Wukong transforms to a temple and rises out of the ground. The elevation process employed an elastic movement, with the roof and body of the temple springing up separately before reforming. Although it seemed to be a simple elevation process, it contained acceleration and deceleration. When I drew the inbetweens, I did not add them rigidly, but took the weight of the objects into consideration and decided how to make the animation interesting. After the temple (Wukong) lands, he realizes that his tail is exposed, and turns around, sticking out his left hand to hide the tail in the temple (Fig 3). However, the temple is too small, and the tail reappears. This time, he quickly sticks out his left hand to hide it but is unable to do it successfully no matter how hard he tries. Out of desperation, he conceives another idea and transforms his tail into a flagpole. This series of actions portrays Wukong’s wittiness. While drawing the inbetweens, I analyzed his actions of hiding his tail twice, concluding that the first time was slower while the second time was swifter. The change in rhythm revealed the decisiveness of the character.
Fig 3: the temple pushing the flagpole
Before the tail transforms into a flagpole, it sways left and right behind the temple. This requires the most essential skillset of animation, one that reveals the proficiency of the animator—curvilinear motion. In curvilinear motion, the inbetweens reflect not the process between two lines, but two movements. That would make the motion appear smooth and fluid. As the annoying tail sways behind the temple, Wukong ponders and then sticks out his left hand to push it into a flagpole that stands behind the temple. This action seemed simple enough but needed to adhere to the rules of curvilinear motion. Therefore, it was necessary to understand the direction of the motion before drawing the inbetweens.
Fig 4: Wukong fighting with Erlang Shen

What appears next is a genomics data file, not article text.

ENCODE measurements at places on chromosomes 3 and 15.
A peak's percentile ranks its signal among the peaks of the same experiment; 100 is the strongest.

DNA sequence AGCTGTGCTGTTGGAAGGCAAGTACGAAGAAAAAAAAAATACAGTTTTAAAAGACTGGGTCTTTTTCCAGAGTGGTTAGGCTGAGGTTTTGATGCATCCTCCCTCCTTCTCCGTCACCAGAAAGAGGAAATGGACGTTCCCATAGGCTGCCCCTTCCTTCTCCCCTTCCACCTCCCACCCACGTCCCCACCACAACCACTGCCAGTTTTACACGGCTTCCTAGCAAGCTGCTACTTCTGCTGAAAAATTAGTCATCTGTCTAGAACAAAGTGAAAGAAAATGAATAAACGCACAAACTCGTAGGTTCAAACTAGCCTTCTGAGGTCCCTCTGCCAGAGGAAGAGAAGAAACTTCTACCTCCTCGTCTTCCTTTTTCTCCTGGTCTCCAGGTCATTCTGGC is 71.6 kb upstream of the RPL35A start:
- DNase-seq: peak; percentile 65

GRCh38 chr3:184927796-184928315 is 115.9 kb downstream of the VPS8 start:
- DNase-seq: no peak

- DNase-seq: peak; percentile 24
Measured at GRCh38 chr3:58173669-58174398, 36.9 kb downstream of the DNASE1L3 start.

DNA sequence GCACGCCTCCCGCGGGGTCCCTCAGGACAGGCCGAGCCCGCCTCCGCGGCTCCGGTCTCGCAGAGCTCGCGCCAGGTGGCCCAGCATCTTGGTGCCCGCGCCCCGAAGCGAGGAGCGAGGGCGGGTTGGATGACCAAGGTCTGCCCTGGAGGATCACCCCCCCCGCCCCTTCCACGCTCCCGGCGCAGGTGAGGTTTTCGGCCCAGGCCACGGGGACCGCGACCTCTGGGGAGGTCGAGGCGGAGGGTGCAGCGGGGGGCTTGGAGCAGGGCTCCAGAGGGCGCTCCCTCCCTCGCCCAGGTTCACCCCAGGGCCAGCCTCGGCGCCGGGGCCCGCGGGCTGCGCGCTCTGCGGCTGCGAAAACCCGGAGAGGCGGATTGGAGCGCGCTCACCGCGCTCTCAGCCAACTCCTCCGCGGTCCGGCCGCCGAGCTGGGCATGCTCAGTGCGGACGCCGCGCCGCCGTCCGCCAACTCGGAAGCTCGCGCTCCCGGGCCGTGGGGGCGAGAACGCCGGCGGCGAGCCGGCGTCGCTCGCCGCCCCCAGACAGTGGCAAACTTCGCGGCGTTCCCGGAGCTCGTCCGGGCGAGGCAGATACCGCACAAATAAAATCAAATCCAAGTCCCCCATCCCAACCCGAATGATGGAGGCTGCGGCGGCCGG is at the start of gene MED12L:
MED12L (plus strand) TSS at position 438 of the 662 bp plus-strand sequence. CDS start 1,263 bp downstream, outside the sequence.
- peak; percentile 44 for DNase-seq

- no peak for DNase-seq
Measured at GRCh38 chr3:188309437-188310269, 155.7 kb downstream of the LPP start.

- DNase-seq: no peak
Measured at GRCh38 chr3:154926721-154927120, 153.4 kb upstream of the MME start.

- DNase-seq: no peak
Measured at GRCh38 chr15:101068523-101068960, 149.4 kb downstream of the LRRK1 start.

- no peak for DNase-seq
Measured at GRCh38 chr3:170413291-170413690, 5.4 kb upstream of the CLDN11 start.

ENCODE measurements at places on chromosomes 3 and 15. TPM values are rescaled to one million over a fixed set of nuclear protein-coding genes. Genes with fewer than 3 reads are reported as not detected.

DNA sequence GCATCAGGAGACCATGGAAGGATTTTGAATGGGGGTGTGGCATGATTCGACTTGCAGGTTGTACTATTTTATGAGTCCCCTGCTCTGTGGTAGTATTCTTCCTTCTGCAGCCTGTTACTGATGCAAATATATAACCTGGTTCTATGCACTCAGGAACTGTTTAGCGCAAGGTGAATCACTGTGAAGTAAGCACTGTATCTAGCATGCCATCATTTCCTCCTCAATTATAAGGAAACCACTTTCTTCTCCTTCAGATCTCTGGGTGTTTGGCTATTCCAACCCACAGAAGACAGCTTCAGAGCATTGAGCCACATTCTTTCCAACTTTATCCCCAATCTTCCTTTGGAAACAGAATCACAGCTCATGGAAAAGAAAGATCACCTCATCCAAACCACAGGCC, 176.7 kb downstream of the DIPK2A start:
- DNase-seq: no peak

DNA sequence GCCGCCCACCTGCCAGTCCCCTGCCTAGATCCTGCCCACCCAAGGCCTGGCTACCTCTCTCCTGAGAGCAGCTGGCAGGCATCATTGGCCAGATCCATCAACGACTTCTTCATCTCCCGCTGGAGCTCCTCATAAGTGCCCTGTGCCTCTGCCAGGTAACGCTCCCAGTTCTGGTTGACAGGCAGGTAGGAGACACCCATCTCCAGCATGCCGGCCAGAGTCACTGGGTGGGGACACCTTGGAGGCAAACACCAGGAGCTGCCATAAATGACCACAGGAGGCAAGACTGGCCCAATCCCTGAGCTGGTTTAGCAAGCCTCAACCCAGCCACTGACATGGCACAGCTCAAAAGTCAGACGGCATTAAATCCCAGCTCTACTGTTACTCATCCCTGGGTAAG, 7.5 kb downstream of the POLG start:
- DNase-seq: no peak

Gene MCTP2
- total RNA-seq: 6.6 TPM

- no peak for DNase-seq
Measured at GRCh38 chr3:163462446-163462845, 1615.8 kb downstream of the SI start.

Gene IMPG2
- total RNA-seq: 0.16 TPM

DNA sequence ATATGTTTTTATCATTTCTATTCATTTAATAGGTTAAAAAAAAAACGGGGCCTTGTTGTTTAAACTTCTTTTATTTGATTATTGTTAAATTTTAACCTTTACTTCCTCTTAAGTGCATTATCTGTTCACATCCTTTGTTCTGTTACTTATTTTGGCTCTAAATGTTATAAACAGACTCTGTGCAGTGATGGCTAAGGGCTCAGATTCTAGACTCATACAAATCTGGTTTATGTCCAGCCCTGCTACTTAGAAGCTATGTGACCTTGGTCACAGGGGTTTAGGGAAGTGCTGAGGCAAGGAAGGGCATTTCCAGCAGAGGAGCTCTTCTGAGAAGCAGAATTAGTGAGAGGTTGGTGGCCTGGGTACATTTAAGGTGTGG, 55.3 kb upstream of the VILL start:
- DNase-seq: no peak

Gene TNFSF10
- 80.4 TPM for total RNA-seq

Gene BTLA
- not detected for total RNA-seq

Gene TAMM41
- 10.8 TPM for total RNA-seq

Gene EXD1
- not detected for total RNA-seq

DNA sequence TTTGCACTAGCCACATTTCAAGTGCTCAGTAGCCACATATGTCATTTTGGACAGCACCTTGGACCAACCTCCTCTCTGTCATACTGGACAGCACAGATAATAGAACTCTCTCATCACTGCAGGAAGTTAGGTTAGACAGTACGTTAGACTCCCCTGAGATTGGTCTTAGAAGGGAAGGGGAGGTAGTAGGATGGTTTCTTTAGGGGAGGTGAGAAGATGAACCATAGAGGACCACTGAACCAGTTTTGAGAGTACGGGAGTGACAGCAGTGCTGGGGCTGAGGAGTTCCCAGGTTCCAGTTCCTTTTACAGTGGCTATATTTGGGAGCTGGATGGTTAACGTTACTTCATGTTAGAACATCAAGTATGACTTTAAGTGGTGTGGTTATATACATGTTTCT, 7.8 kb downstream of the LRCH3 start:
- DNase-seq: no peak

Eventually, Erlang Shen realizes that the temple is a transformed version of Wukong. He wheels around to the back of the temple and strikes the flagpole with his halberd. The temple leaps up and the two engage in a tangled fight (Fig 4). This set of animation was intricate and professionally demanding. When I finished my part as the first-level animator, I had to let the key animator review it before passing it on to the second-level animator. My mentor had high standards: he paid special attention to the pivotal function of the waist in a turning action and the human anatomy of the inbetween frames, and also required the frames to be drawn aesthetically as this shot could exhibit the essence of curvilinear motion. The scene also involved a dramatic turn of events: in Chinese architecture, the flagpole always stands in front of the temple, but the flagpole transformed from Sun Wukong’s tail is standing at the back of it. Just as Wukong is feeling extremely pleased with himself, Erlang Shen sees the flaw in the seemingly perfect camouflage, and the fight resumes. The director conceived this humorous and enthralling fighting scene, and it was brought to the silver screen perfectly through the intricate design of the key animator, Mr. Pu, and the support of us as his assistants.
Diana Hui Luen Wah was born in Bandung, Indonesia in 1936. She returned to Beijing in 1952 and enrolled in the Painting Department of Central Academy of Fine Arts the same year. She was designated to work in the animation design team of the Shanghai Animation Film Studio in 1956 and took part in the production of animated films including Uproar in Heaven. In 1962, she was a crewmember of Big Li, Little Li and Old Li, a sport-themed comedy film directed by Xie Jin. As a representative of the Shanghai team, she attended the first National Sports Meet in 1959 and was awarded the title of National Bicycle Athelete. In 1978, she received official permission to move to Hong Kong with her husband and two daughters.
Yixing Li grew up and was educated bilingually in Singapore. She graduated from Peking University with a BA in Chinese Language and Literature. She is currently pursuing an MFA in Creative Writing at Peking University.